This Hawaii hike takes you across a once-molten lava lake
The crater floor peers at me through the rainforest foliage as I walk along the rim of Kilauea Iki — a 400-foot-deep crater created by Kilauea Volcano, Hawaii‘s most active volcano.
I started my day early in the morning so the 3.3 mile loop hike I set out on is peaceful with only the occasional passerby. The sun warms an otherwise cool forest and the air smells of morning dew as I hit the trail in Hawaii Volcanoes National Park.
The trail gradually leads me down to the crater floor of Kilauea Iki. It’s a nice, well-maintained walk, but I’m excited for the main attraction — and the occasional views scattered through the trees are a major annoyance.
While Kilauea Volcano is Hawaii’s most active, it’s not the youngest—that honor goes to Kamaehuakanaloa (formerly Loihi), which is currently erupting underwater. Kilauea is a shield volcano that is low and long with many craters. Halemaumau Crater is the most famous, known for its glowing red lava lake.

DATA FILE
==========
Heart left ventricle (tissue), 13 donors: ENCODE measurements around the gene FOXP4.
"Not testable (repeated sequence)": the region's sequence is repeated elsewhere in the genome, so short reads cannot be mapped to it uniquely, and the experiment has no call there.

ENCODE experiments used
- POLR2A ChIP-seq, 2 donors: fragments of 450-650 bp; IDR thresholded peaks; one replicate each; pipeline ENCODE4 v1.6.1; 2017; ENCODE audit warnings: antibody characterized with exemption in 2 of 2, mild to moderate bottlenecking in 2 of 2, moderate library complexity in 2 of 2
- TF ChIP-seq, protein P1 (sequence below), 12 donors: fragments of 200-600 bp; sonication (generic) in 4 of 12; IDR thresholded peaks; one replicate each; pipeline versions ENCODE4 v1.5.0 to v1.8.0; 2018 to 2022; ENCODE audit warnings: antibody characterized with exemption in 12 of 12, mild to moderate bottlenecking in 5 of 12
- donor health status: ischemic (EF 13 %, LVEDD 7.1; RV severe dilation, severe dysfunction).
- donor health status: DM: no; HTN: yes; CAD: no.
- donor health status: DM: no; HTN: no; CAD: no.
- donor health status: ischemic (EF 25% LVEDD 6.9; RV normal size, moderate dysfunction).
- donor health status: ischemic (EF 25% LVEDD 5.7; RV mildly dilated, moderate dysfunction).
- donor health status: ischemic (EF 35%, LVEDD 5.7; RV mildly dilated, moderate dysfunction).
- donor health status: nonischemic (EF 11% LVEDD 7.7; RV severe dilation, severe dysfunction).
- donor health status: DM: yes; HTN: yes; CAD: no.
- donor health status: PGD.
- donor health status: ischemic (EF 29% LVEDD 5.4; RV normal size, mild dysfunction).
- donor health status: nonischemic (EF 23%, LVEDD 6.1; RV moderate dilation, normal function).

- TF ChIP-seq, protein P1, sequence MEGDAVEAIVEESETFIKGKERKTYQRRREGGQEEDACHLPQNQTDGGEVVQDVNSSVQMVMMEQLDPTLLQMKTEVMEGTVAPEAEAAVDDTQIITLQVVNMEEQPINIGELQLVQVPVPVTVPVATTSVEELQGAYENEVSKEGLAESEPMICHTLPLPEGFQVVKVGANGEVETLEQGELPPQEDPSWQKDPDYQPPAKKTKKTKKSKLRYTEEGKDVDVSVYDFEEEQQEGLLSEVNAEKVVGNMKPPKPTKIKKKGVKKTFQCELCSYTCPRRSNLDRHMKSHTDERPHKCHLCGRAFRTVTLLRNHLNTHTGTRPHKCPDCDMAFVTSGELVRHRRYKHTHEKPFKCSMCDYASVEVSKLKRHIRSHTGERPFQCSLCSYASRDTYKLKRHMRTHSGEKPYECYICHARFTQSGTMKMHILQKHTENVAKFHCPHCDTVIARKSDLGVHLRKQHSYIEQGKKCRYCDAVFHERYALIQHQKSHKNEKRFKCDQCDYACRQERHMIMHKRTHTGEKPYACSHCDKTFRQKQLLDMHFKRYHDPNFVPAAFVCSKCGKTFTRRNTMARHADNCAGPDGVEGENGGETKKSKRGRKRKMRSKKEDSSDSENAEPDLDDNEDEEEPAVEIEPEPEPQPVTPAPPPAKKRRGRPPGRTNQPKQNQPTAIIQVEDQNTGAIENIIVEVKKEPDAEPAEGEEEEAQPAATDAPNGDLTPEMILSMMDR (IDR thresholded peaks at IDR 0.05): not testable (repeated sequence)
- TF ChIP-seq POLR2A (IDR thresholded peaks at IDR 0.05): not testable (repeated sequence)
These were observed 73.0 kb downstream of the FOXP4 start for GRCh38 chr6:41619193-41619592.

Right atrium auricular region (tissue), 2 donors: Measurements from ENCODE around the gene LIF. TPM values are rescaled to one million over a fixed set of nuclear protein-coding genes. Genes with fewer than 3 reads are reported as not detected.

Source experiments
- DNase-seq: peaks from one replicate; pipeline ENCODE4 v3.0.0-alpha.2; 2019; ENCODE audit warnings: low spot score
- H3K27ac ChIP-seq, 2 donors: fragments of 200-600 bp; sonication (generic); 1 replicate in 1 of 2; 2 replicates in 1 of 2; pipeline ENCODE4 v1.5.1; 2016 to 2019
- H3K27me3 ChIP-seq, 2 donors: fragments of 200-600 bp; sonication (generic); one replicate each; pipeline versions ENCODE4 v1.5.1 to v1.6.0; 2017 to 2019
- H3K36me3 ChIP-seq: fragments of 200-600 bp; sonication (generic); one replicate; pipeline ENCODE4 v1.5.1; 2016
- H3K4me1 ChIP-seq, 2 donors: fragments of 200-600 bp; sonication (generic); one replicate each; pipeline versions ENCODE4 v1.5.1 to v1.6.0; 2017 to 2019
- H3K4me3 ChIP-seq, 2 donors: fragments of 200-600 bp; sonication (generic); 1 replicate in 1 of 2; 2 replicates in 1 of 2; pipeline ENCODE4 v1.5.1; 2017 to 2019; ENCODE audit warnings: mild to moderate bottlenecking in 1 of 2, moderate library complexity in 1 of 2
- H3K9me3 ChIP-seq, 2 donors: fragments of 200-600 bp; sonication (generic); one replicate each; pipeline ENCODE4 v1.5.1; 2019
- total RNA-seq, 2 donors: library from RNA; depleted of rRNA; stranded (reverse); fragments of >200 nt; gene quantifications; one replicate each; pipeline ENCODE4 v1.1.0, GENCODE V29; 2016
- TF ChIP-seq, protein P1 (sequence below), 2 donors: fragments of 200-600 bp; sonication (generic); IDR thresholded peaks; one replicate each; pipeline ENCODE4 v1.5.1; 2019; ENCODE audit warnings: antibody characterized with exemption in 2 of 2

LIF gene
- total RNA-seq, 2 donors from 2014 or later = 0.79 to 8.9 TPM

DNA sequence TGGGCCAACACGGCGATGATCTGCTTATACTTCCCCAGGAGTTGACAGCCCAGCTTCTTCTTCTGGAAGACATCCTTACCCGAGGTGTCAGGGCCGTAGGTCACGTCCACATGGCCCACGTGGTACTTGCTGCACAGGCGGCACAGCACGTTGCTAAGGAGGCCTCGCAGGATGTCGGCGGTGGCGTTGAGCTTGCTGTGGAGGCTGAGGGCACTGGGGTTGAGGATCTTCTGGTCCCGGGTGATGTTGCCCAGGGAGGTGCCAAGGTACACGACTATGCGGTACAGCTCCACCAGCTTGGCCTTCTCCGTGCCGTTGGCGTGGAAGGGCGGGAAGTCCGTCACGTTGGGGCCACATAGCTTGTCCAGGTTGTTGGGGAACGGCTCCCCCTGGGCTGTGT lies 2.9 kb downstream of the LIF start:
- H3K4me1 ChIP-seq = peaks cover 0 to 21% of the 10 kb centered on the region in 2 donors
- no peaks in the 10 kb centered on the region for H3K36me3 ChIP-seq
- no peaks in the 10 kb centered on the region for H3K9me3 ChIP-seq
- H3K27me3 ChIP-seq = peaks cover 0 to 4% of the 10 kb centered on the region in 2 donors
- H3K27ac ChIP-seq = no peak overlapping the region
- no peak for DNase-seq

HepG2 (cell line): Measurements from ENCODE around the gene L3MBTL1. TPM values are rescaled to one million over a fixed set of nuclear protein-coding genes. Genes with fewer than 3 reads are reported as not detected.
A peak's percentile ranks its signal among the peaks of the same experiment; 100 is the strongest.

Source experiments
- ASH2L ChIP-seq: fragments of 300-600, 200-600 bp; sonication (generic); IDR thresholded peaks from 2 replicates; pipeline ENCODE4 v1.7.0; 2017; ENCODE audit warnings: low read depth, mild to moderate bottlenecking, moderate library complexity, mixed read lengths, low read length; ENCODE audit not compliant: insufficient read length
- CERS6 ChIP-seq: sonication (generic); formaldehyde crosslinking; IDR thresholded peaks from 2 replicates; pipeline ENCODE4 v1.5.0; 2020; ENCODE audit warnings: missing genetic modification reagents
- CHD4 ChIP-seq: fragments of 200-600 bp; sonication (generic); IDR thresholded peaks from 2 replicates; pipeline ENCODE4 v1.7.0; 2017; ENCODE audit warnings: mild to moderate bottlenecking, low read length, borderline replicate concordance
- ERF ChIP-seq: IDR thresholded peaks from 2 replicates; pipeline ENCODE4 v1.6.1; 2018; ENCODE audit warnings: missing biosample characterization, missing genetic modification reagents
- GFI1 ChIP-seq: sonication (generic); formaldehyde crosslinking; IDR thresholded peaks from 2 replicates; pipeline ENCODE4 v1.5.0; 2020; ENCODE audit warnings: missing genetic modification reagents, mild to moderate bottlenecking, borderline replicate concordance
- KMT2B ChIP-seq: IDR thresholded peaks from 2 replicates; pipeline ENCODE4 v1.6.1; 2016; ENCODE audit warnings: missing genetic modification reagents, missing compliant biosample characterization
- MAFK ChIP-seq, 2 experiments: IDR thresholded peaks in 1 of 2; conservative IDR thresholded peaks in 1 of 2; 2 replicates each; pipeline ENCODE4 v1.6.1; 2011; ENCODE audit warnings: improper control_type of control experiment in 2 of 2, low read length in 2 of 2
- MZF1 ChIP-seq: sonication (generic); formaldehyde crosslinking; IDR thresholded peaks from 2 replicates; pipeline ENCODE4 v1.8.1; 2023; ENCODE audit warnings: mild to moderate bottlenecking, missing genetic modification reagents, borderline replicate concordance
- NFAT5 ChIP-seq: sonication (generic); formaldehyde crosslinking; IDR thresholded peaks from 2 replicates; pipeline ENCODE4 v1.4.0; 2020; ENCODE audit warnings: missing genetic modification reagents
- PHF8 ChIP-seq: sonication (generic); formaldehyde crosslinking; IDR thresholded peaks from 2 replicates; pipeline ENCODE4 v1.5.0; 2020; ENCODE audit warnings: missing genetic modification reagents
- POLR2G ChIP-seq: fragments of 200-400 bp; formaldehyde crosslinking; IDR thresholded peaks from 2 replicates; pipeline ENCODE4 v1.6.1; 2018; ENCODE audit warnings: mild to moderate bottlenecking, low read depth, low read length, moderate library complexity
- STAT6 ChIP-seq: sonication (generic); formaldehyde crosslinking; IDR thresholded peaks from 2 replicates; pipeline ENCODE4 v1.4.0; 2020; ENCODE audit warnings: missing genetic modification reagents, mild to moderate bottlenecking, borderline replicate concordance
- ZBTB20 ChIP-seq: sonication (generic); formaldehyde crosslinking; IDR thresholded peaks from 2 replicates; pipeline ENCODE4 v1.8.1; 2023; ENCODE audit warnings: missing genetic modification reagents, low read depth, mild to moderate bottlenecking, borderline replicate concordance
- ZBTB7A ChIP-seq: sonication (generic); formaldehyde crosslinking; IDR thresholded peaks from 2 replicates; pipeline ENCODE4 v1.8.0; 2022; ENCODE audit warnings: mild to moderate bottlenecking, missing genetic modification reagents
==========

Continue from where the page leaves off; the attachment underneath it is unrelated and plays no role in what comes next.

But on the other side of the caldera from Kilauea, separated only by a tree-covered ridge, lies Kilauea Iki – “Little Kilauea” in English. Although smaller than neighboring Halemaumau, this crater is still large at about a mile wide.
The last eruption at Kilauea Iki was in 1959, when a spectacular series of lava fountains shot 50 to 100 feet into the air and sent lava down the crater walls to the bottom where it pooled.
“I’m watching fireworks that make the Fourth of July look like some guy lighting a match,” an eyewitness said in a 1959 Honolulu Advertiser newspaper article. “Observers called it ‘more amazing than anything that’s happening in Halemaumau is’.”
After about a month, the eruption stopped and formed this hardened lava lake that you can hike across today.